by Andrew McMartin
I was on a plane to Uganda. I had no idea what I had agreed to. I was wide-eyed and totally ignorant. It was great.
With no idea of what my first steps onto the African continent would look like, I carried on, as excited as a 20 year old on an adventure can be.
I’d grown up in urban Toronto, Canada. I love snow and winter, and had never dreamed I’d be headed to Africa. Ever. But I took a leap. It had been that kind of year.
I’d just spent a university year on exchange to Glasgow, Scotland. Everything was new, and true to form, I didn’t love school, so I didn’t go much.
My adventures now led me to a work placement for university with Adrift Rafting. I was picked up by a beat-up little truck and we flew along red clay roads in the darkness to Kampala, to meet the others at the guide compound.Hendri smiled as I passed him a digital camera that he’d asked me to bring from the UK. My first interaction with him was by phone, a total stranger trusting me with a fistful of money wired to Scotland so I could bring him new gear for his business filming and photographing the clients at Adrift.
Once on the river, he showed me the ropes. He thoroughly enjoyed throwing me into the massive power of the Nile, and was always there with a smile to help me out if I ended up in the wrong spot. I was young, and needed a good beating every now and again. He happily obliged, sending me into plenty of spots I may or may not have been ready for.
It felt like he took me under his wing for the two months I was there. He was a good friend to a young kid, and the more time I spent with him, the more I really sought to be around him.
He was a calming influence, and an instigator all at the same time. He talked to everyone and was friends with them all. Everyone loved him, it seemed. As I got to know him more, I couldn’t help but look up to him. He was five years older, and just did things differently. I’d never met anyone like him.
After I’d left Africa, my life was more my own because of Hendri. He just seemed to care about things that mattered, and didn’t care about things that didn’t.
Many years later, as I look back upon my path through life, it’s people like Hendri that form the significant landmarks, those moments or meetings where everything shifts, and you can’t go back to being who you were before. Through his example, his words, and his life, Hendri showed me what’s possible if I am willing to take a risk.
I followed Hendri’s adventures for years, always reading his inspiring notes on Facebook, or his blog. I couldn’t get enough.I could relate to his words, though I never pushed limits in the same way he did. But he inspired me to search for something greater.
So I did.
I found a life I believe in, one that really means something to me, and that I can’t help but think will make a difference in the world.
Hendri is one of the people that inspired me to start the p.i.n.e. project, an urban charity that inspires connections between people and nature. It’s equal parts nature education, wilderness and survival skills, community building, mentoring, arts, and culture creation. I could tell you more, but it would take too long.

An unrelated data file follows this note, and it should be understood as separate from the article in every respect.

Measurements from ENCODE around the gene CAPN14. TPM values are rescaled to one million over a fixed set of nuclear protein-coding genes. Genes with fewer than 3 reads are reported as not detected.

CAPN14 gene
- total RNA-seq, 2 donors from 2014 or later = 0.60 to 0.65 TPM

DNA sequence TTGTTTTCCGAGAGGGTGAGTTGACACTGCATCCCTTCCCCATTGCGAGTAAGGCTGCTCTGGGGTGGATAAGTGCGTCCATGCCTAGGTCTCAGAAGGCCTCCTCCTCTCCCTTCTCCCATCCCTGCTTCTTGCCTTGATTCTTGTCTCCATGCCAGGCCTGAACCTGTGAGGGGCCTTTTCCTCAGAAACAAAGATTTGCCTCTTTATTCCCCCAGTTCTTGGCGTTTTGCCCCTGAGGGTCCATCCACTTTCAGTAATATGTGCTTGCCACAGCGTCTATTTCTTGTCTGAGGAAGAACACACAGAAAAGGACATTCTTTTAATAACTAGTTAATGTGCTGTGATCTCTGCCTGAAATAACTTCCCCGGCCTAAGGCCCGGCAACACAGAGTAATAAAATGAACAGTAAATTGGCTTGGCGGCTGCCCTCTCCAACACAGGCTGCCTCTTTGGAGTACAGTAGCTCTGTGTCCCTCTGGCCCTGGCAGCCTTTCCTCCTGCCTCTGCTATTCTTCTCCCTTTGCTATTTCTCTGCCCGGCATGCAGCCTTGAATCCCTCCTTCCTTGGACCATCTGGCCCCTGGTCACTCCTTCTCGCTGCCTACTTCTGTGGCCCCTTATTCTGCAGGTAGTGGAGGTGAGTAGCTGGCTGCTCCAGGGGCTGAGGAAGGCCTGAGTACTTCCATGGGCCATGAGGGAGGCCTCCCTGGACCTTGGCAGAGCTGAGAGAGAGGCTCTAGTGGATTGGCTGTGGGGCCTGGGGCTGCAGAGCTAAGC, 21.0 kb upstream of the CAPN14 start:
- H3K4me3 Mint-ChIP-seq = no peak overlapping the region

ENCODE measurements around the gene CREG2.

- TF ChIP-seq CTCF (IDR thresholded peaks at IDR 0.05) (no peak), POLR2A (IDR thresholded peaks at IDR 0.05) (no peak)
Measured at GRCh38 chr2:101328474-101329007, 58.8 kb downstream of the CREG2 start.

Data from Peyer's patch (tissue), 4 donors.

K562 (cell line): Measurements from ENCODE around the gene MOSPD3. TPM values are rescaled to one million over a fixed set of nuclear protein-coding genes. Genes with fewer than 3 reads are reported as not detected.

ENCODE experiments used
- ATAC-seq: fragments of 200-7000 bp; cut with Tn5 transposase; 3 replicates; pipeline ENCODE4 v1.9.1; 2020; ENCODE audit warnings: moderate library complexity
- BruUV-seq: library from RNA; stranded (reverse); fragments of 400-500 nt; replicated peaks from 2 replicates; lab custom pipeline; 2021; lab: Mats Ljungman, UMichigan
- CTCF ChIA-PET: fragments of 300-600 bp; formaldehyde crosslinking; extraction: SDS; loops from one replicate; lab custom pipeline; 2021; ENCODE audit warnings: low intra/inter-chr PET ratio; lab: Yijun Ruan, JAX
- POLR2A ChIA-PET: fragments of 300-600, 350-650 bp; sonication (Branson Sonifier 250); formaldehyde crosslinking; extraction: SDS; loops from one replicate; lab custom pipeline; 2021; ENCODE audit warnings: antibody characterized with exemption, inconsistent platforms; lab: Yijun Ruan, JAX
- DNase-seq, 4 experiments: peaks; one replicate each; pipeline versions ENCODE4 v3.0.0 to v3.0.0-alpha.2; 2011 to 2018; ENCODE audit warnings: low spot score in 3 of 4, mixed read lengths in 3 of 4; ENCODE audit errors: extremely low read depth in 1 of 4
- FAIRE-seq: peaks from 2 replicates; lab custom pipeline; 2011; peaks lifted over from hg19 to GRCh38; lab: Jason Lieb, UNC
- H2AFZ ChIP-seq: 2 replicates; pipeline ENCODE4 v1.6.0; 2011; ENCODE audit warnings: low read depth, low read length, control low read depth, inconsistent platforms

The point is, it’s a dream. My dream. Others’ dream. We took a risk, and now thousands of people, and hundreds of families every year spend time with us, outside, in search of their best day ever.
I learned about Hendri’s death soon after it happened. It hit me hard. In the way it probably hit so many all over the world. I lost a mentor, and someone that inspired me. He inspired people everywhere. That’s not just losing a friend. It’s losing a leader, and a world changer.
But his story continues, and that’s important. It’s a legacy, and his is a story that’s needed in the world today. He didn’t just kayak. He didn’t just explore. He pushed back on the limits the world tried to impose upon him. He shrugged off things that couldn’t be done, and he did them anyways, just because they sounded fun.
Anyhow, Hendri inspired me in ways that few others have. I’ve been lucky to have met him, and lucky I paid attention to his example. Because of how much he influenced my life, I’ve committed to one day creating a scholarship fund dedicated to Hendri and how he lived his life.
At the p.i.n.e. project, we take kids out and teach them about the real world. About wind and rain, and snow, and plants and animals. We learn together about community, and the value of relationships. We tell stories that teach and inspire.
Hendri’s story teaches and inspires.
So the Best Day Ever Fund is another dream that will one day be realized. It doesn’t exist yet, but we’re taking steps towards it. Hendri’s story will inspire and support children who might not otherwise have the opportunity to experience their best day ever, to get that chance.
I’ll get to tell a story of a mentor in my life, and a person who did nothing other than lead a life he believed in. Which is one of the most important things that a person can do. Thanks, Hendri.